Probably one of the coolest/most technically challenging rooms in the whole house is my roll-in shower. I honestly can’t say I understand why anyone would want to have a shower in their house any other way. Forget about the wheelchair/accessibility challenges and it just seems to me to be a far more elegant solution to getting squeaky clean than tripping over the knee height rail of a bathtub you never use. But I digress, I’ve never been much of one for bubblebathes!
Jerry started the shower just over a week ago by laying down the Schulter Ditra underflooring and waterproofing membrane. This was applied in much the same way as in the other rooms although extra care was taken to overlap the seams of the floor and corners.
The multiple, variable angles of the center orientated drain made it necessary to cut the large 1 x 2’ tiles into different shapes/sizes so that they would follow the concave of the floor. Jerry came up with this very cool/functional design. The many grout lines sloping directly towards the drain should definitely help the water find its way to the right place.
To help make the shower really stand out we used some multicolored black, white, dark and light marble decorative tile. It’s almost like it sparkles with light embedded in the multicolored pieces when the overhead lights are turned on.
Now we’re just waiting for the cabinets that go underneath the countertop before we head towards the next steps of installing the concrete countertop and finishing up the wall tile. I’m extremely excited to see how everything looks once it’s all grouted because judging from all the other rooms this final step is what really brings everything together.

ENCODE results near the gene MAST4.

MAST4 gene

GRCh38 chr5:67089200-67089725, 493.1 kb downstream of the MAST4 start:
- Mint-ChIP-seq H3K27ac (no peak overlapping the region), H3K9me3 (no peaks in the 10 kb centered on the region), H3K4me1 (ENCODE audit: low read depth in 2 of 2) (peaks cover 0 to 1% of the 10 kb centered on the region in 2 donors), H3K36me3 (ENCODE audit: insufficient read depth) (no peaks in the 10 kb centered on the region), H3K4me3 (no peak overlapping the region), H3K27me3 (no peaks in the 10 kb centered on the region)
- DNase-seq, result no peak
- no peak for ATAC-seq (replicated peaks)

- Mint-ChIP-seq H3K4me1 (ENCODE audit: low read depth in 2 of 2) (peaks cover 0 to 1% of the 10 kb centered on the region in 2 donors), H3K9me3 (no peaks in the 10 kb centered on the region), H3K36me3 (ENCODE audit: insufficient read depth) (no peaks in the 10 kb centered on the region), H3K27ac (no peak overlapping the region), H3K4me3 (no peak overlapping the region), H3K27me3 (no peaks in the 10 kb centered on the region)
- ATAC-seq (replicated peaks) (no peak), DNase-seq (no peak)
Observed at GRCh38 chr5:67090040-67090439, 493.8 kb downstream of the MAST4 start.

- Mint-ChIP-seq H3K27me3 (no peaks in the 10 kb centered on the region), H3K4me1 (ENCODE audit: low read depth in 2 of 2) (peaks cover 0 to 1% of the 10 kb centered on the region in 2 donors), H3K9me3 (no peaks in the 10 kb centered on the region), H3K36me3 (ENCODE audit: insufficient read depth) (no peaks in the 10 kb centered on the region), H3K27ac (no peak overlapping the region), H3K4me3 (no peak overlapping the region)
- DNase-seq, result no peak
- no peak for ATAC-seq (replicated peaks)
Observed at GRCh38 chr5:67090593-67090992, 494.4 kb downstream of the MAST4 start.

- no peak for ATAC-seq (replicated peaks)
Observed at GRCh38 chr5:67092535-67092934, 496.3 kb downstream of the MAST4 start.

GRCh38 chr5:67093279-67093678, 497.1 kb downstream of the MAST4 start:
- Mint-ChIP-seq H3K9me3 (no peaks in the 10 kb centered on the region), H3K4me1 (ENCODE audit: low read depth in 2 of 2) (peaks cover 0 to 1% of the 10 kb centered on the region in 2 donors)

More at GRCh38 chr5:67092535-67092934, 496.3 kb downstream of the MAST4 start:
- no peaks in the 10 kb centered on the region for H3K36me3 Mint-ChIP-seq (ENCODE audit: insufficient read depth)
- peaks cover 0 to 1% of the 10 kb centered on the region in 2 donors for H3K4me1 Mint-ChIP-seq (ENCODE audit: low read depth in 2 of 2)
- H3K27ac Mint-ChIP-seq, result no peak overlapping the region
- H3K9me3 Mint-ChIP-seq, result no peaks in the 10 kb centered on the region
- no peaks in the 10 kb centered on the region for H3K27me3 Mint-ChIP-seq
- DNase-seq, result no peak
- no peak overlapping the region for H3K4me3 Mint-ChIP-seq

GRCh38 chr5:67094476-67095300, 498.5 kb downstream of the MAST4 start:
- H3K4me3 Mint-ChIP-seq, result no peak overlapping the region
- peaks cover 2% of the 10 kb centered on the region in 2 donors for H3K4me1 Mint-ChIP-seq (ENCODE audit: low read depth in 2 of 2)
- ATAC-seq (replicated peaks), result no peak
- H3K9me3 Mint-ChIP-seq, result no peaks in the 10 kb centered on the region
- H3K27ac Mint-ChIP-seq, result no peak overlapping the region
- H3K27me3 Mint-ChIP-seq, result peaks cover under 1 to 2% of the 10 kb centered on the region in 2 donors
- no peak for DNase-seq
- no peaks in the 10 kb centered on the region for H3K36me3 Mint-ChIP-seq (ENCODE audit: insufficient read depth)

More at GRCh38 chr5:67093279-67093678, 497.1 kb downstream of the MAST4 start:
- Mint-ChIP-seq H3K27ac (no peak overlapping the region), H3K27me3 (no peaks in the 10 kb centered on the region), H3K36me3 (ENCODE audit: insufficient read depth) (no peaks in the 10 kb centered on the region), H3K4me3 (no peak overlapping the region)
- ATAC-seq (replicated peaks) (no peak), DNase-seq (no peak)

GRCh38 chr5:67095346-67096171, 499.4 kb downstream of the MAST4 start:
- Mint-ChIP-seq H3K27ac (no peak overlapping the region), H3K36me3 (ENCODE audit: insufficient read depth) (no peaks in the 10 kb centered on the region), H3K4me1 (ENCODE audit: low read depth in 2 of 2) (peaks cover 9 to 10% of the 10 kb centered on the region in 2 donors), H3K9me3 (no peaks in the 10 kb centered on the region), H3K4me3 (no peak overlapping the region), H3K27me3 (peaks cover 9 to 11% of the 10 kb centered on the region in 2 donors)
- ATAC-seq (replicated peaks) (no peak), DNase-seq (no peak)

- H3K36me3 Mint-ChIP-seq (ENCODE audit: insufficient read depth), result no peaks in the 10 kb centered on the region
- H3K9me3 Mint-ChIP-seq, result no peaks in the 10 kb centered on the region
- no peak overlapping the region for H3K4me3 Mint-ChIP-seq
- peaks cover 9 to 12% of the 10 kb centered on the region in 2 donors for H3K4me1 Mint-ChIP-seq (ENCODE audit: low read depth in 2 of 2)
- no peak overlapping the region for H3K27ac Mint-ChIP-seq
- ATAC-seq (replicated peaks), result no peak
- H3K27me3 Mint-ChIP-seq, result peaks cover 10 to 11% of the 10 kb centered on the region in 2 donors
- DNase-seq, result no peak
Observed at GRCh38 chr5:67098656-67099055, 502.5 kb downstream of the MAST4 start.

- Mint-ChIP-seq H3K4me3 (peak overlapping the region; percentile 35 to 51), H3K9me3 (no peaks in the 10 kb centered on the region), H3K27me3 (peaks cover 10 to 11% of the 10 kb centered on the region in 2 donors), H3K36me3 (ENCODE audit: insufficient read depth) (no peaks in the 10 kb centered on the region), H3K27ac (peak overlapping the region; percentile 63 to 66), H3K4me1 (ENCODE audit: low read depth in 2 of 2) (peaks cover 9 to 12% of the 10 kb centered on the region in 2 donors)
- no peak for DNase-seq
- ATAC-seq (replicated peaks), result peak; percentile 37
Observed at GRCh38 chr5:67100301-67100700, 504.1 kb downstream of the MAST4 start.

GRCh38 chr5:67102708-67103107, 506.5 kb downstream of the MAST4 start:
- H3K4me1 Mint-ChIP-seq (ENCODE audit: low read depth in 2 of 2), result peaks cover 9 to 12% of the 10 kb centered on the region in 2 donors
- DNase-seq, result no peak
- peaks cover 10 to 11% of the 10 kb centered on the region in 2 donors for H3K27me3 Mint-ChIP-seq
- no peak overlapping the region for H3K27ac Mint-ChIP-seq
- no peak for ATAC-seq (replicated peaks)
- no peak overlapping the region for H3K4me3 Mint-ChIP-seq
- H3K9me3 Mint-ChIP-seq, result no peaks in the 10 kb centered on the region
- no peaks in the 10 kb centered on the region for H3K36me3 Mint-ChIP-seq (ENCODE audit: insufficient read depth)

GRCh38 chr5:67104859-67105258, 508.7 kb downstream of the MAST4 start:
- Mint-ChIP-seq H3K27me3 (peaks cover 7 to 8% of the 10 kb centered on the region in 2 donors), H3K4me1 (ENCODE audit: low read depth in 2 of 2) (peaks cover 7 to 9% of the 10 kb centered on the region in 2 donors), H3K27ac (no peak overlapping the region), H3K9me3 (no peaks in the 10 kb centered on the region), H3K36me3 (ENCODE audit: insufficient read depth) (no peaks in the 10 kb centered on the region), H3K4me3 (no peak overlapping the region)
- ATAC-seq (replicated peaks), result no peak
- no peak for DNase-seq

I also want to mention something I would have done differently had I known about it before I poured the concrete. A fellow engineer in a wheelchair who has been following sent me an e-mail and installation/spec sheet detailing “trench drains” in curbless showers just a few weeks after the concrete was poured. Too bad I hadn’t thought of this myself, but either way I’m more than happy with how my floor/drain panned out, and wanted to pass this information along to the other readers in case it might be useful.
So what is a trench drain anyways? A horizontal trench that goes across the floor with a thin, recessed metal grate that covers it. Instead of placing a hole/drain in the middle of the shower floor, you’d place a shallow trench at one end of the shower and then slope all of the floor tile directly towards the covered trench. This eliminates all the multiple angles caused by sloping the floor towards a middle drain and would have eliminated the need, and all the work associated with cutting my floor tile so that it would work with my drain. With a trench drain we could have just sloped the floor an inch over the 5 feet and tiled directly onto the floor without any cutting. Probably would be something that would work pretty sweet for a garage drain as well.
I’d post the information I have, but fear in might be copyrighted, so if you’re interested don’t hesitate to contact me and I’ll fill you in on all the additional information I might have.
Look forward to the very cool concrete countertops tomorrow!